*921 The refused instruction did not correctly state the law. So far as material to the issue, a robbery, although a single offense, may be committed in either one or both of two ways; i. e., by the felonious taking of personal property "by violence" to the victim's person, "or by putting him or her in fear of some immediate injury to his or her person". § 560.120 RSMo 1949, V.A.M.S. Force and intimidation are alternative requirements. Both may but need not be present. State v. Broderick, 59 Mo. 318, 321; State v. Farmer, Mo., 130 S.W.2d 572, 574; State v. Burns, Mo., 280 S.W.2d 119, 122 [3]; 77 C.J.S., Robbery, § 10, note 91 et seq., p. 455. The State's main instruction correctly authorized a conviction upon finding in this respect that defendant "put the said Maurice J. McBride in fear of an immediate injury to his person, and by said fear of an immediate injury to his person as aforesaid, or by force and violence to his person" committed the robbery. (Emphasis ours.) Defendant's refused instruction told the jury to acquit if defendant did not put McBride "in fear of an immediate injury to his person and by force and violence" rob him (emphasis ours), erroneously requiring a finding of both alternatives to convict.

McBride testified there was $100 on hand when he went to work, consisting of bills and coins, including two $10 rolls of quarters and a $5 roll of dimes, wrapped in white paper; that he put $20 in bills in his shirt and placed some loose change in his money changer, leaving the other money in the cash drawer; that he made some sales and cashed a $17 check in connection with his sales. The check was not taken in the robbery but the other money was taken. There was other testimony warranting an inference that there were also three $2 rolls of nickels on hand, but we do not find that McBride so testified.

The amount of the value of the property taken in a robbery is immaterial as long as it has some value. State v. Gabriel, 342 Mo. 519, 116 S.W.2d 75, 77 [3-6]; State v. Biven, Mo., 151 S.W.2d 1114, 1117 [4, 5]. In this respect the State's main instruction required a finding that defendant took from McBride "* * * $109.87 United States currency, of the value of $109.87 lawful money of the United States, or any sum of money of whatsoever value * * *." The State was only required to prove the taking of some money of some value (as submitted by the State) for a conviction; whereas the defendant was required to negative the taking of any currency (money) of any value for an acquittal. The refused instruction was erroneous in that it directed an acquittal, so far as essential to ruling this issue, if defendant did not take currency of some value "and" a $5 roll of dimes, "and" two rolls of quarters, "and" three rolls of nickels; whereas defendant was guilty of robbery if, for instance, he took a roll of dimes, or a roll of quarters, or a roll of nickels in the robbery. (Emphasis supplied.)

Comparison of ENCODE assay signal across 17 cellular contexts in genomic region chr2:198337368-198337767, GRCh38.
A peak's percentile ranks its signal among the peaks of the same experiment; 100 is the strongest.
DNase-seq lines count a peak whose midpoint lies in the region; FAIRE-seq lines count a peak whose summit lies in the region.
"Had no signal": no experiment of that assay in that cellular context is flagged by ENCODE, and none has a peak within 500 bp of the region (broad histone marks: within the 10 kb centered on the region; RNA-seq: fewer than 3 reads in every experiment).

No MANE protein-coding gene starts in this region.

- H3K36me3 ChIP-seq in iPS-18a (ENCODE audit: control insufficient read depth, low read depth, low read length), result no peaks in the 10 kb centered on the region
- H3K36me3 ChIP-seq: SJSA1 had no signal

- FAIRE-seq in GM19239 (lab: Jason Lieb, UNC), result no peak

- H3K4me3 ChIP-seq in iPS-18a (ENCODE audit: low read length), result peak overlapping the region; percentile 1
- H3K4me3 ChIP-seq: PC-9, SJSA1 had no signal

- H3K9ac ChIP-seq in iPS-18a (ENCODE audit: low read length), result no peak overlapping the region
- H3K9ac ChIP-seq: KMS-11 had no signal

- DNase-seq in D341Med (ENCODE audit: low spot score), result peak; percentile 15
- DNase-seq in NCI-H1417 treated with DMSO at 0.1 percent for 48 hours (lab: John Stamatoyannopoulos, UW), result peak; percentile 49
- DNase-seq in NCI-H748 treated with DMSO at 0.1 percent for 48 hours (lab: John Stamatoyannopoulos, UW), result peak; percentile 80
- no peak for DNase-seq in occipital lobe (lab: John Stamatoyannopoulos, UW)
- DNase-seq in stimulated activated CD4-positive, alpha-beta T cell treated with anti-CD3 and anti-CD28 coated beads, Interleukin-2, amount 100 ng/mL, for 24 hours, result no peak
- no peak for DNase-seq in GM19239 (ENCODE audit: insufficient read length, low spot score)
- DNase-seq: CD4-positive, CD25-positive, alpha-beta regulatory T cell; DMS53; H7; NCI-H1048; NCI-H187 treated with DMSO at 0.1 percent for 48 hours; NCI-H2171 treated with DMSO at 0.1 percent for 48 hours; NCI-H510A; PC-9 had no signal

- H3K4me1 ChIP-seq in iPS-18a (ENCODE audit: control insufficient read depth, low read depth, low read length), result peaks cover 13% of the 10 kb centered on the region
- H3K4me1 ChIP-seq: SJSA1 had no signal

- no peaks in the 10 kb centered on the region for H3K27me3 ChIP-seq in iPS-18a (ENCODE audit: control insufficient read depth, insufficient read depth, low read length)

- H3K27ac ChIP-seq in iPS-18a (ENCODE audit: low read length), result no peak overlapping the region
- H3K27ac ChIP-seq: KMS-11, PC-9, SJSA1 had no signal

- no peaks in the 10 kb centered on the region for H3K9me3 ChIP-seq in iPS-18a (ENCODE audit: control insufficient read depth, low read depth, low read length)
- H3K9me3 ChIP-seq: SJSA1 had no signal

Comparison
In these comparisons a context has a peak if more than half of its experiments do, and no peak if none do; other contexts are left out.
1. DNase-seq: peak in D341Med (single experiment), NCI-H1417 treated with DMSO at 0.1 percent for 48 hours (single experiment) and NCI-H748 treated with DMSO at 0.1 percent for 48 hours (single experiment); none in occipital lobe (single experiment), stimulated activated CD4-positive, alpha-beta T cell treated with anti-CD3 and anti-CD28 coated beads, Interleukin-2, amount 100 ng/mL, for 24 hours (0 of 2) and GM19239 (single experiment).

Defendant contends the court committed reversible error by commenting on the evidence during the argument of his counsel. The following occurred:

"Mr. Shaw: * * * Think a minute about this right front fender. The car that was the holdup and get-away car was supposed to have had, and apparently did according to Mr. McBride, a right front fender busted up or out of whack or wrecked. Now, remember this carefully: Schantz said that the only thing he saw on that car, Schantz said that they stopped this car and the front end was smashed. At no time did anybody say anything about this Studebaker that he was arrested in having a smashed right front fender. Now, let me say this___"

An objection was interposed on the ground counsel's statement was a misquotation of the evidence, and the judge stated he thought so. Defendant's counsel answered: "That is not a misquotation of the evidence. They said something about the front of the automobile being busted but they said nothing about the Studebaker having a smashed right front fender * *." The judge stated his recollection was that when the Studebaker was returned to the service station, McBride said "that the car *922 had a busted right front fender." Defendant's counsel thereupon asked for a mistrial because he thought the court's statement was wrong, prejudicial and a comment on the evidence. The court replied: "Not if that is a fact, Mr. Shaw, and I will take a chance on that."